Windows Phone 7: An In-depth Look at the Features and Interface
Microsoft took the wraps off of Windows Phone 7 Series (the official name for Windows Mobile 7) here Monday at Mobile World Congress. Slated to launch on handsets by holiday season 2010, Windows Phone 7 Series is a complete overhaul from previous versions of the OS.
Slick, Touch-Friendly User Interface
If you're familiar with the Zune HD's user interface, you'll feel right at home with Windows 7. Microsoft hinted that the Zune and Windows Mobile teams were working closely and you can definitely see this relationship in Series 7. The menus and interface have the same fluid animations and clean typeface as the Zune HD's.
The Quick Launch screen is a far-cry from the old Windows Mobile start screen. Large, colorful tiles serve as shortcuts to your most-used or favorite apps or Web sites. You can also place live tiles on the screen with links to your Facebook profile or friends.
These tiles are live, meaning if the content of the app or site is updated, the tile will update on your screen. So if you have a link to a friend's Facebook profile on your Quick Launch screen, that tile will update when they change their picture. It is a bit creepy if you don't know them very well, but cool nonetheless.
With a tap and drag, you can easily move them around in any order you like or press a broken heart icon to remove them from the screen. Swiping right takes you to a list of all of your apps. If you want to move one of your apps to your Quick Launch display, you simply press down on the app and select "add to quick launch." When you're in an app, you'll see a row of other menu options at the top of the display. Like the Zune, you can "pan" through these menu items with a flick of your finger. If you want to go back to the previous menu, you simply hit the arrow key at the top of the interface.
In Video: Microsoft Launches First Windows Phone 7 Handsets
Social and Productivity Hubs
The People Hub aggregates you friends from all of your social networks in three screens: Recent, All, What's New. Recent will show you friends who have just updated their profiles or statuses while All will show you all of your friends. What's new quickly aggregates status updates all into a single feed. You can also quickly share your own status update.
The Pictures Hub lets you see all of the pictures on your hub, your most recent pictures and what's new with all of your friends. The phone will pick the latest pictures you uploaded or have taken with your phone. And, like the People Hub, What's New in pictures shows your friend's most recent picture uploads. The Pictures Hub allows you to easily share your own photos with your social networks.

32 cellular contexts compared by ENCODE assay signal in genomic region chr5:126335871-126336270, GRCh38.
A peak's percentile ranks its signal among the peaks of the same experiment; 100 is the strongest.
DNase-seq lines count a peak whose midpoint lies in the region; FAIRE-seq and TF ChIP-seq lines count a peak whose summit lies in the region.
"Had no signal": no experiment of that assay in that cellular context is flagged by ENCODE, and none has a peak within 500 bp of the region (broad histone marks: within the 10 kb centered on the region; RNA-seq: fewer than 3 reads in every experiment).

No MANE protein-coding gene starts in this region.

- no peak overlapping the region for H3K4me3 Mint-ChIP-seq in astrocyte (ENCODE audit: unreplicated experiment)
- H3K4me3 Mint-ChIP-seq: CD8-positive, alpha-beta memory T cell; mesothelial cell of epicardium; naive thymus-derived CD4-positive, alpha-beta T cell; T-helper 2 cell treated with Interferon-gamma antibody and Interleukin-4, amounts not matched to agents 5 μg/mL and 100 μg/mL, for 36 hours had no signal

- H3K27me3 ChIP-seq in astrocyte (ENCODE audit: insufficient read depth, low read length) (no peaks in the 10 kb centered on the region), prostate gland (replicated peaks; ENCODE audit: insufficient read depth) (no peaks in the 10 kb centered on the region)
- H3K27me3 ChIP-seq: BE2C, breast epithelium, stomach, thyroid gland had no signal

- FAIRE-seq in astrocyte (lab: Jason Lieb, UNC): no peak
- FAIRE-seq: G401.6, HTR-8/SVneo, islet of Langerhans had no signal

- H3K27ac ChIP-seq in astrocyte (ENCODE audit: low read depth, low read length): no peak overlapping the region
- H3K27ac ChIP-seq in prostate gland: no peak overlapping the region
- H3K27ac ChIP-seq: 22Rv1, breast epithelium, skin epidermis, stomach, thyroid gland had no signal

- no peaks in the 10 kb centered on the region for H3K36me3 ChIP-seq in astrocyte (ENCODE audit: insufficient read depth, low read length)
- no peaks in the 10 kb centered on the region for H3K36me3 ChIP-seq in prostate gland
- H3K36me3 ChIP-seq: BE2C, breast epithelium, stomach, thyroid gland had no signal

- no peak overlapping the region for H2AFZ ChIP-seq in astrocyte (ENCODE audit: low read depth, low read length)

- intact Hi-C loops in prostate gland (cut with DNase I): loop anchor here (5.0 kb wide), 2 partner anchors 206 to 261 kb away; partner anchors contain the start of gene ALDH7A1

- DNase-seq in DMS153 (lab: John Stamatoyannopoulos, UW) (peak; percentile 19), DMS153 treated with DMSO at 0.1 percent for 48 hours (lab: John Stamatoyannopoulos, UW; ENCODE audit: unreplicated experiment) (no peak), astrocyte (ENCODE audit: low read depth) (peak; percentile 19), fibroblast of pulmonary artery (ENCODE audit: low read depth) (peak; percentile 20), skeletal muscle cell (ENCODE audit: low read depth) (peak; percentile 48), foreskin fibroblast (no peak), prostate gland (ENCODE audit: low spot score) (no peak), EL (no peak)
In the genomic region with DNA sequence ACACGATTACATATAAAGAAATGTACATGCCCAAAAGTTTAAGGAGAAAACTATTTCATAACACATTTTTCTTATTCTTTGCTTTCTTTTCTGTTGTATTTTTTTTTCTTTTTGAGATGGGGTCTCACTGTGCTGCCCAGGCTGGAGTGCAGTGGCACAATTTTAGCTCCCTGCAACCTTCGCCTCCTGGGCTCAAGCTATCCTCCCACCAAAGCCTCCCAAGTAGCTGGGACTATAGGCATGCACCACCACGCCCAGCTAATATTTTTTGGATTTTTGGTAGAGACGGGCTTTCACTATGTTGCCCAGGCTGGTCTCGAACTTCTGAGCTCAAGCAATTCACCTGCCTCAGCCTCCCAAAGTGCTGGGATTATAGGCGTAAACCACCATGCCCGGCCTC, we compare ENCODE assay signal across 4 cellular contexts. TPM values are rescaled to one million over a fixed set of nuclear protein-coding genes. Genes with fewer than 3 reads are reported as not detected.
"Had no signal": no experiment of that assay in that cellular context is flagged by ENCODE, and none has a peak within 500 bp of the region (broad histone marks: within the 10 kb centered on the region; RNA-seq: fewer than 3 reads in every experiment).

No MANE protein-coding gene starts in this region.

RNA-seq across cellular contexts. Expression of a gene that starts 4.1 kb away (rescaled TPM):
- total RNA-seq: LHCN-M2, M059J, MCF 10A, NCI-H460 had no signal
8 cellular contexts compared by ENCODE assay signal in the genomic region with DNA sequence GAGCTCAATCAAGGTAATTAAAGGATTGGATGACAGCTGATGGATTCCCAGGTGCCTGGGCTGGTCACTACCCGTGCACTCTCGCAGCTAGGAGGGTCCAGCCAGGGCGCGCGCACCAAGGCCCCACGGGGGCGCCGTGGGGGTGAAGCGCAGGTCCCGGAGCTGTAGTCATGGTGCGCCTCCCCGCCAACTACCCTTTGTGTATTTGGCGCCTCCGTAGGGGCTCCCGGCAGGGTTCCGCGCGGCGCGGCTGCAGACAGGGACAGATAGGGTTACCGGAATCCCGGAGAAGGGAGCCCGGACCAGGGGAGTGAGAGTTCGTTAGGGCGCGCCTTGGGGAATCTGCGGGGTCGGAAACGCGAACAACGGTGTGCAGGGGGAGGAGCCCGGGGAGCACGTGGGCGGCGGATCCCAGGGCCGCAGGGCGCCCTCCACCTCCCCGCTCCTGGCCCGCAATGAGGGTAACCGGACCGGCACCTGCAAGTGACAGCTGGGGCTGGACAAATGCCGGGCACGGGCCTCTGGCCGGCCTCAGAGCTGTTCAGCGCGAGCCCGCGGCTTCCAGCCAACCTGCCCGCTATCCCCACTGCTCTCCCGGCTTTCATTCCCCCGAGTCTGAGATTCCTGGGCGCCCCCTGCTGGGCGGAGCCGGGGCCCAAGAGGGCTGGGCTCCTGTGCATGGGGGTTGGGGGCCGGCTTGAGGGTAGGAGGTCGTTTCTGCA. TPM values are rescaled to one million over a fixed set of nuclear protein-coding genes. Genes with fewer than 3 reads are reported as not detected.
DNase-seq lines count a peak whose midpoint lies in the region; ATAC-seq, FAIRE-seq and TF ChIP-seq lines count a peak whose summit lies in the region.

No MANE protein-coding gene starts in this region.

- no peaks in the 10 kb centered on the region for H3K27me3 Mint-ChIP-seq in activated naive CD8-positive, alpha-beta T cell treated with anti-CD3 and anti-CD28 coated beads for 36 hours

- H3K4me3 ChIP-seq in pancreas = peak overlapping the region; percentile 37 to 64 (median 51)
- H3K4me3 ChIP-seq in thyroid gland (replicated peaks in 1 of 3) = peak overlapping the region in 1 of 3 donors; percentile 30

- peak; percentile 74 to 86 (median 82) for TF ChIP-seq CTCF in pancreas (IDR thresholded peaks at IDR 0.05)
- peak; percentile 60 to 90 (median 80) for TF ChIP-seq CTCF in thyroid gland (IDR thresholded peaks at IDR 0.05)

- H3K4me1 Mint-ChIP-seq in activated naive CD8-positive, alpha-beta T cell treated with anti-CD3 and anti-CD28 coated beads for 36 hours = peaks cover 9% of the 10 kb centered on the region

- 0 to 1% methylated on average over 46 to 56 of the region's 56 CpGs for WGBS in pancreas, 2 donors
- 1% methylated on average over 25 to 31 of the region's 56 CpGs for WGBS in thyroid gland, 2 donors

The Office Hub lets you easily sync your documents between your phone and your PC. Office Hub comes with OneNote, for notetaking, Documents, and Sharepoint for presentation collaboration. Users will also have access to an Outlook Mail application which gives similar features, like flagging important e-mail, that you'd find on the desktop version.
Zune Player and Xbox Live Come to Windows Phones
Despite the rumors leading up to the conference, there was no "Zune Phone" announcement, but all Windows 7 phones will ship with the same music and video features as the Zune HD. Users will also be able to manage their music with the Zune PC software. Does this mean the death of the standalone Zune HD player?
If you're an Xbox owner and want to keep tabs on your friends' achievements, Windows 7 phones will come with a mobile version of Xbox Xbox LIVE games, Spotlight feed and the ability to see a gamer's avatar, Achievements and gamer profile. Users will also be able to purchase games and apps easily from the Windows Marketplace as well.
Windows 7 phones will also ship with Bing Maps, which has some unique features that are on par with Google Maps. Bing Maps dynamically update with street-view photos, 3D graphics and directions. It also shows you real-time traffic updates and reviews of local businesses via Yelp.
Microsoft: More Control Over Hardware Partners
According to Microsoft, hardware partners will not be able to replace the Windows 7 UI. So if you're a fan of HTC's TouchFLO user interface, which runs over older versions of HTC Windows Mobile phones, you're out of luck. It is a bit surprising that Microsoft has locked in the Windows 7 interface because one draw of the platform was the number of different flavors you could get it in.
Microsoft is also taking further control over the hardware side. All Windows Series 7 phones will ship with three hardware buttons: Home, Search, and Back. They'll also all be capacitive touch-enabled with multitouch.
Microsoft's hardware partners include Dell, HTC, Garmin ASUS, LG, Samsung, SE, Toshiba, HP and Qualcomm. NVIDIA, which provided the Tegra chip in the Zune HD hardware, is noticeably absent. Microsoft had no comment.
Microsoft plans on bringing Windows 7 phones to all four major U.S. carriers, but are working with AT&T and Orange more closely to bring full lines of Windows 7 phones to the carriers. Microsoft plans to have Windows phones in the market by the end of this year for the 2010 holiday season.
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